I'm also moving into a new room, which means getting rid of old stuff and creating a space that I want. I haven't had that in a very long time and I can't wait until everything is done.

So I've been a little busy. I also didn't make it to LaMaMa - hopefully next year. But exciting changes are happening, things are moving forward, and that's a very good thing.

Thursday, July 23, 2009

Of perfection and passion

After over a year of trying to acquire it legally, I finally caved and downloaded The Whitlams & The Sydney Symphony Live In Concert. (I still want a legal copy so if anyone knows how I can get one, I'd greatly appreciate it.) And while it is a treat, it didn't thrill me the way I hoped it would.

See, Tim Freedman live is a force of nature - wild, unleashed, full of passion and fire. Yet here he is subdued. I don't know if it's because he was playing with the orchestra or if it was because it was being recorded, but Tim never soars in the recording. The music and vocals are pitch perfect but there's nothing behind them.

This was most glaringly obvious on Made Me Hard, written and originally recorded by Bernie Hayes. Bernie is low key yet intense in how he performs and he sang the song with a mix of wistfulness and bitterness. To get a sense of Bernie (who is a favourite of mine) you can check out this clip:


When Tim recorded it, it acquired a bouncy arrangement and a more upbeat sound but still retained some sense of the pain the lyrics allude to.


But on the symphony recording, it's all bouncy with no emotion behind it. It's just there.

I haven't seen Tim live in over five years so I was wondering if this was maybe just an unfortunate evolution. But then I heard the final three tracks, which aren't part of the orchestral show but are stripped down piano versions of previously recorded songs. (Two of which happen to be ones I have very personal connections to, and the third is a really fun older song I've never had a chance to see in concert.) And in those songs, I hear Tim's passion loud and clear. It comes out in different ways on each track but I can hear the difference. I can hear him in there, reaching out.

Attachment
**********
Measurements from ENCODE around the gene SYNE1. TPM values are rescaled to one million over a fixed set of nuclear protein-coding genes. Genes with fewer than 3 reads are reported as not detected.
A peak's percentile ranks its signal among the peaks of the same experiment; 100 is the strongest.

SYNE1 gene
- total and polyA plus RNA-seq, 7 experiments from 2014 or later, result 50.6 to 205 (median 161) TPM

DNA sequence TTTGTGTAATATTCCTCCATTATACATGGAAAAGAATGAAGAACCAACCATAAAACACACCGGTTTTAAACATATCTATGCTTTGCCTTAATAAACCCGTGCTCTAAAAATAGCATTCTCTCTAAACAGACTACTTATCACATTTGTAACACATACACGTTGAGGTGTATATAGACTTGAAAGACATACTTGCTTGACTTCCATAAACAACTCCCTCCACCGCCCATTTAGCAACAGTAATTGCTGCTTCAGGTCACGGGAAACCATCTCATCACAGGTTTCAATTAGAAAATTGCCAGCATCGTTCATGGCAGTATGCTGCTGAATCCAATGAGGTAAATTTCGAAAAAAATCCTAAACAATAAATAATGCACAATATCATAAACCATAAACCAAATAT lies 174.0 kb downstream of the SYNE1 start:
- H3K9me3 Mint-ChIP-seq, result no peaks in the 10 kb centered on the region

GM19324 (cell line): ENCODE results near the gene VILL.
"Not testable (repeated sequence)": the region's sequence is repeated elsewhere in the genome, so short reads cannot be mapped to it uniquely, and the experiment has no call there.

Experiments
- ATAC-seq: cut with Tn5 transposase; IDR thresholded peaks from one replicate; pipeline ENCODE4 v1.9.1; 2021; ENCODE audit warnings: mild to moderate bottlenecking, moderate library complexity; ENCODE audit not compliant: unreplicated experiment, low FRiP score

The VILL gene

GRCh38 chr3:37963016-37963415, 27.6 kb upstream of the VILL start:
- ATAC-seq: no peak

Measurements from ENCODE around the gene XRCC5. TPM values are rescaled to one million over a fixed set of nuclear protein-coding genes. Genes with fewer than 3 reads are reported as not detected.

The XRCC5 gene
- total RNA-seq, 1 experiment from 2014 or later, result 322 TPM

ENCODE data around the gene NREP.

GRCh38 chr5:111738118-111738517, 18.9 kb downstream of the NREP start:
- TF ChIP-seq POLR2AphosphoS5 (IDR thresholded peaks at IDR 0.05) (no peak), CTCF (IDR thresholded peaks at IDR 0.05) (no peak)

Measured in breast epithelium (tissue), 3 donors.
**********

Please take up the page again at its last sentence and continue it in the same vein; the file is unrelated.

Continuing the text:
Which brings me to the point of this post. I know Tim is a perfectionist. I saw this happen before. My theory is that he got so concerned about getting it perfect that he disconnected from his soul and it dropped out of his music.

I believe that's something we theatre artists, in fact anyone who performs for an audience, need to be aware of. In the end, we need to be compelling, connect on a visceral level. If we worry too much about how we sound and how we present ourselves, we cut ourselves off from our audiences. Yes, we want to pursue excellence but in the end it's about the shared experience. The creator and the receiver. And we forget that at our peril.

Thursday, July 2, 2009

Harper Girl Does Canada Toronto Show Times

For those wanting to catch the show, we are in the Theatre Passe Muraille Backspace at these times:

Thurs. July 2nd, 9:30 p.m
Sat. July 4th, 10:15 p.m.
Sun. July 5th, 2:45 p.m.
Wed. July 8th, 6:30 p.m.
Thurs. July 9th, 4:30 p.m.
Fri. July 10th, 10:30 p.m.
Sat. July 11th, 8:00 p.m.
Sun. July 12th, 12:30 p.m.

The show runs 55 minutes. If you want to see my work and say hi, I will be in attendance for the Wednesday and Thursday shows and will be at the theatre at the end of the two late night shows. Hope to see you all there!

Da Fringe! Da Fringe!

Hello my lovelies!

Yes, Miss Ruby Jones has rubbed off on me. Tonight we open Harper Girl Does Canada in Toronto. London gave us a chance to work out the kinks and tonight marks me being officially through with the show. It's a nice feeling walking around knowing that my job is done, knowing that the show is where it should be, and feeling confident that the audience will love it. You can see reviews from London here.

London is a great fringe. With the smaller size, it was possible to get to know everyone involved, greatly assisted by the Callithump (parade) the opening night. The nightly late-night show, The NO Show, was fantastic and reminded me of the glory days of the Rumoli Bros (who are doing a one-night only tomorrow night at the Tranzac). Everyone was really friendly and helpful, and it was nice to be part of the touring posse.

Now I'm on home base, hoping to extend the hospitality to my touring brethren. Toronto is a tough fringe on touring folks because we have so much going on locally. Two performers I spent a lot of time with in London are here and I hope that they find audiences. So if you can check out Wanderlust and Weaverville Waltz, I'd really appreciate it.

And if you're going to the Hamilton fringe, you have check out Nick Wallace. His show is amazing and I hope he makes it to Toronto at some point.

Happy fringing Toronto people!